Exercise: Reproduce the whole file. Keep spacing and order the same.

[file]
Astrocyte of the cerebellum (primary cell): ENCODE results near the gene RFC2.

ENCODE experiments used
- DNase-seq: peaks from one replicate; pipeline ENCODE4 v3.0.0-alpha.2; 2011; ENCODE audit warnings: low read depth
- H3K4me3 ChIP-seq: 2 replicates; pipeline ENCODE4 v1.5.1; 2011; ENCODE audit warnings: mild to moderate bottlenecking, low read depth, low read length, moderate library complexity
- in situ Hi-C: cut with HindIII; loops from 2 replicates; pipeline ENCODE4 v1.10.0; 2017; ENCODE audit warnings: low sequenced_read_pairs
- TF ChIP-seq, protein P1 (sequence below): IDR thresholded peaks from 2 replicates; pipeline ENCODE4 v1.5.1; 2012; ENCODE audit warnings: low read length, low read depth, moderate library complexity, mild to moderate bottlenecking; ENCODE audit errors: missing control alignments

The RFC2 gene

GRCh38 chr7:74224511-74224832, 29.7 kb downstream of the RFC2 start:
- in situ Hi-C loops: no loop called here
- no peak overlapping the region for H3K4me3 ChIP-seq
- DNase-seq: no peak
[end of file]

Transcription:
Astrocyte of the cerebellum (primary cell): ENCODE results near the gene RFC2.

ENCODE experiments used
- DNase-seq: peaks from one replicate; pipeline ENCODE4 v3.0.0-alpha.2; 2011; ENCODE audit warnings: low read depth
- H3K4me3 ChIP-seq: 2 replicates; pipeline ENCODE4 v1.5.1; 2011; ENCODE audit warnings: mild to moderate bottlenecking, low read depth, low read length, moderate library complexity
- in situ Hi-C: cut with HindIII; loops from 2 replicates; pipeline ENCODE4 v1.10.0; 2017; ENCODE audit warnings: low sequenced_read_pairs
- TF ChIP-seq, protein P1 (sequence below): IDR thresholded peaks from 2 replicates; pipeline ENCODE4 v1.5.1; 2012; ENCODE audit warnings: low read length, low read depth, moderate library complexity, mild to moderate bottlenecking; ENCODE audit errors: missing control alignments

The RFC2 gene

GRCh38 chr7:74224511-74224832, 29.7 kb downstream of the RFC2 start:
- in situ Hi-C loops: no loop called here
- no peak overlapping the region for H3K4me3 ChIP-seq
- DNase-seq: no peak